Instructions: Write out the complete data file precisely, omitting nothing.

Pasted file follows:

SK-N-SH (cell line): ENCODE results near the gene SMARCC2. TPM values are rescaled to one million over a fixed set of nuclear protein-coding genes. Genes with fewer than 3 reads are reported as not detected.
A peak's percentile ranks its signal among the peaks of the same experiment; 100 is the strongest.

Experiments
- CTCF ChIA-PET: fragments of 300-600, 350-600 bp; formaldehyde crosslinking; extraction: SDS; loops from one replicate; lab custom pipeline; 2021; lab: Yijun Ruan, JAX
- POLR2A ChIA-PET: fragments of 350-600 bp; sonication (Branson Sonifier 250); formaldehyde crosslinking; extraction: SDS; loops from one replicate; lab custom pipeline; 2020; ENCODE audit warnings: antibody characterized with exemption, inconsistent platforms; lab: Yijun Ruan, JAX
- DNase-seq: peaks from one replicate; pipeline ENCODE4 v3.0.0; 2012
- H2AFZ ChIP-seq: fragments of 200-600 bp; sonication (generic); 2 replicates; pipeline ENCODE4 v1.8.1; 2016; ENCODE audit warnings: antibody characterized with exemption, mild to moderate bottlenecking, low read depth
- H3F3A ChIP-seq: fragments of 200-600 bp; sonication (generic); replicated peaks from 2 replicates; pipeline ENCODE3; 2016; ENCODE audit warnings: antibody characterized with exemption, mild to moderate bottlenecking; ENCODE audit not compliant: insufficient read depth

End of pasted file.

SK-N-SH (cell line): ENCODE results near the gene SMARCC2. TPM values are rescaled to one million over a fixed set of nuclear protein-coding genes. Genes with fewer than 3 reads are reported as not detected.
A peak's percentile ranks its signal among the peaks of the same experiment; 100 is the strongest.

Experiments
- CTCF ChIA-PET: fragments of 300-600, 350-600 bp; formaldehyde crosslinking; extraction: SDS; loops from one replicate; lab custom pipeline; 2021; lab: Yijun Ruan, JAX
- POLR2A ChIA-PET: fragments of 350-600 bp; sonication (Branson Sonifier 250); formaldehyde crosslinking; extraction: SDS; loops from one replicate; lab custom pipeline; 2020; ENCODE audit warnings: antibody characterized with exemption, inconsistent platforms; lab: Yijun Ruan, JAX
- DNase-seq: peaks from one replicate; pipeline ENCODE4 v3.0.0; 2012
- H2AFZ ChIP-seq: fragments of 200-600 bp; sonication (generic); 2 replicates; pipeline ENCODE4 v1.8.1; 2016; ENCODE audit warnings: antibody characterized with exemption, mild to moderate bottlenecking, low read depth
- H3F3A ChIP-seq: fragments of 200-600 bp; sonication (generic); replicated peaks from 2 replicates; pipeline ENCODE3; 2016; ENCODE audit warnings: antibody characterized with exemption, mild to moderate bottlenecking; ENCODE audit not compliant: insufficient read depth